The Catch of the Last Day
But perhaps you stumbled upon this article, and you don’t believe in the gospel. Maybe you think Christianity is a joke, or at least not worth your time. If you’ve read this far, i beg you to keep reading. Give me another two minutes to explain why Christianity is worth all the time in your life.
And if you are already a believer, don’t think that this section doesn’t apply to you. No one should ever graduate from the gospel!
Jesus called the disciples to be fishers of people. There is an allusion here to the Old Testament and prophesies of judgment. I already explained—by comparing it to Joshua 2-12—that there could be a gospel connection even in those judgment passages. In Matthew’s gospel, Jesus preaches a parable about a fisherman.
Matthew 13:47-50 (HCSB)
“Again, the kingdom of heaven is like a large net thrown into the sea. It collected every kind ⌊of fish⌋, and when it was full, they dragged it ashore, sat down, and gathered the good ⌊fish⌋ into containers, but threw out the worthless ones. So it will be at the end of the age. The angels will go out, separate the evil people from the righteous, and throw them into the blazing furnace. In that place there will be weeping and gnashing of teeth.
The judgment is coming. Everyone will be caught in the net. The question will be: Have you already been hooked by the gospel? If so, you will be saved in the end. If not, you will be condemned.
Here’s how this works. The Old Testament describes a judgment of those caught in the net. Everyone in the net will be judged, and every human being to have ever lived will be hooked. That is simple. What they will be judged by is what varies.
You see, Christ joined humanity, as Mark’s gospel describes. He lived a perfect life amongst those created in His image. While those surrounding Him were full of sin, He never sinned once. After thirty-three years, He was crucified on a cross. While on that cross He was treated as though He had sinned all the sins we sin every day so that we could be treated as though we lived the perfect life He lived. Three days after He died, He rose from the grave to declare that sin had been defeated and had no hold on Him.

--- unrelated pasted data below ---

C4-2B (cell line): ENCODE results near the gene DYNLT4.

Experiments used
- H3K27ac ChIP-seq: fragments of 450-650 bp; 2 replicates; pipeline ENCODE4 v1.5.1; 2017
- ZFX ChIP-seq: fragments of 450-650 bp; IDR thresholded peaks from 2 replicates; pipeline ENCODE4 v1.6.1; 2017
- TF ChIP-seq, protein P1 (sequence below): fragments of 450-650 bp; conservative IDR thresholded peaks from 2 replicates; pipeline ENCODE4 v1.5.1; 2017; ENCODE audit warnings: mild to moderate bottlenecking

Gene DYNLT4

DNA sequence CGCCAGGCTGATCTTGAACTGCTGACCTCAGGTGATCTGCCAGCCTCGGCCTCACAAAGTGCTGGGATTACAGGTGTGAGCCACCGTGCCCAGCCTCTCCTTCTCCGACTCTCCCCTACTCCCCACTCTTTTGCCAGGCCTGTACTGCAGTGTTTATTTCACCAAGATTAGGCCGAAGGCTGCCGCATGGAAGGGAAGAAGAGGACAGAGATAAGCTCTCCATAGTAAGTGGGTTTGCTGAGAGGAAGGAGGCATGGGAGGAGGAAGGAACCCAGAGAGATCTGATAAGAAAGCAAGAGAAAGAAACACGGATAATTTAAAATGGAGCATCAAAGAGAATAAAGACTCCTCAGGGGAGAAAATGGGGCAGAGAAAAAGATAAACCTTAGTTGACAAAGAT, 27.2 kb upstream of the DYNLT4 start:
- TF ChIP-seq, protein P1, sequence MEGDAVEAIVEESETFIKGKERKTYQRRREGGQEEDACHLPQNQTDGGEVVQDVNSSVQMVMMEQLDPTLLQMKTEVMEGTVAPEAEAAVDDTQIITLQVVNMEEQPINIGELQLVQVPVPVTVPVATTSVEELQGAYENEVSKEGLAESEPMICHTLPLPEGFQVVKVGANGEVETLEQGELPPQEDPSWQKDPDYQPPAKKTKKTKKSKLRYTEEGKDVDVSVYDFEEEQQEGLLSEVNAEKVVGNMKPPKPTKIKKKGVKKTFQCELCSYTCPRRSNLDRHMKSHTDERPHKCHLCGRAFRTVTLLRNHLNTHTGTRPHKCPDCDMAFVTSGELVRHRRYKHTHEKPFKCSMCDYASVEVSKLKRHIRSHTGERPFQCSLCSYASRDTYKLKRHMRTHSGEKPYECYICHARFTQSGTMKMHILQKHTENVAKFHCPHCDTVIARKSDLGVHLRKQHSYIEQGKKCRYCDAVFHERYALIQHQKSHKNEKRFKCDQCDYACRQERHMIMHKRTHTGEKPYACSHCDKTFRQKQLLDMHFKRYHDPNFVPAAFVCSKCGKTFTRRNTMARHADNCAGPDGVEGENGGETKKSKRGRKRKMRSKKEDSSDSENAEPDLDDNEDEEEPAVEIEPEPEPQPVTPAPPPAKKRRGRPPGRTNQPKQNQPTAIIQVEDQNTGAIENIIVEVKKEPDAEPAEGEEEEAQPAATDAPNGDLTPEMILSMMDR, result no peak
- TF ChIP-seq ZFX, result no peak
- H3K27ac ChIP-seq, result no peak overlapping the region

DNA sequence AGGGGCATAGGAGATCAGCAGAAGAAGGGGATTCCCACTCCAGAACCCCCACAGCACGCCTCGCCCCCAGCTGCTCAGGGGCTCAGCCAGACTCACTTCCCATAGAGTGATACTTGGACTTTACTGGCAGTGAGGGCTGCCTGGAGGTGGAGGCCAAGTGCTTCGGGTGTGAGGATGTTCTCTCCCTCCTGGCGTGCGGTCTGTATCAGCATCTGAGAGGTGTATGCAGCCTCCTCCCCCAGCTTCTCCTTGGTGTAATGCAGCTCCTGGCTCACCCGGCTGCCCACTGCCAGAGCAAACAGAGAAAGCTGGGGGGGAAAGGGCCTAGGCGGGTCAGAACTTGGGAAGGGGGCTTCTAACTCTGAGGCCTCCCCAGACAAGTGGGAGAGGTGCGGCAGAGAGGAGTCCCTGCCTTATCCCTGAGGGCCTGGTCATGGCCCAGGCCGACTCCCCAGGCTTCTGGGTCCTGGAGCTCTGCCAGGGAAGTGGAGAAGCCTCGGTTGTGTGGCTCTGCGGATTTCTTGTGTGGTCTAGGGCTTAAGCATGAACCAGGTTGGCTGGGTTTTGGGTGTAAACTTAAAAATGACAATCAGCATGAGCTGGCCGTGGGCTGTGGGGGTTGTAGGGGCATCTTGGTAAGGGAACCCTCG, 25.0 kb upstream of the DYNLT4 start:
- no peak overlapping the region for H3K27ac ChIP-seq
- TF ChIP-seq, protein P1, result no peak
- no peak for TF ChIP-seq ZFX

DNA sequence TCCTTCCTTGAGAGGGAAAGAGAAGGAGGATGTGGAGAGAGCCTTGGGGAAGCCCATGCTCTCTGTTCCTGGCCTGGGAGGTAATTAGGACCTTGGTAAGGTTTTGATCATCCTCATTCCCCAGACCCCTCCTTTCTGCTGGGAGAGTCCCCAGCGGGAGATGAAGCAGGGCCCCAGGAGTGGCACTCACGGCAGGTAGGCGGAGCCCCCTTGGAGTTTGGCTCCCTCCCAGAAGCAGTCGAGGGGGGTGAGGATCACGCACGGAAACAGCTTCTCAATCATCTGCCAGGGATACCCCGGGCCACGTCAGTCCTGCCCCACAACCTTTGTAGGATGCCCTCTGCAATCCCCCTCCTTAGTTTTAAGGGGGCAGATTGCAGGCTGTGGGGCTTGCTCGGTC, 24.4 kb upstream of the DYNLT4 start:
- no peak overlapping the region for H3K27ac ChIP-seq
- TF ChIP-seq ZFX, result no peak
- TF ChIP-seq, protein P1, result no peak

The people caught in the net who never trusted in Christ will be judged and condemned. The people who are caught in the net who did trust Christ were already judged in Christ, and will now live because of Christ.
So the question becomes: Have you trusted Christ? I pray that you have! If not, i beg you now: Follow Him! He has everything you need, even though the journey might be difficult and confusing at times. It will be worth it in the end.
If you’ve already trusted Christ, are you presently trusting Him? If not, follow Him! Whatever else is drawing you away is not as worthy as He!
In conclusion, fishing is fun, and i don’t do it as much as i would like. In all honesty, i would love to go back to Hume Lake and reenact that retreat with my dad and uncle and cousin even now. But much more important than that, i am called to be a fisherman of people, and i don’t do it as much as i should. I must pray for opportunities, and i must immediately speak when they present themselves.
What do you need to do with what you just read?
In this with you.
Soli Deo Gloria
The next post can be found here.
Thanks for reading.
 J.C. Ryle, Expository Thoughts on the Gospels: The Four Volume Set [Fully Linked and Optimized] (Kindle Locations 5700-5706), Primediaelaunch eLaunch, Kindle Edition.
 J.C. Ryle, Expository Thoughts on the Gospels: The Four Volume Set [Fully Linked and Optimized] (Kindle Locations 5706-5709), Primediaelaunch eLaunch, Kindle Edition.
 RT France, The Gospel of Mark, New International Greek Testament Commentary (Grand Rapids, MI: Wm. B. Eerdmans Publishing Co., 2002), 95-96.
 J.C. Ryle, Practical Religion (Edinburgh: The Banner of Truth Trust, 2013), 42.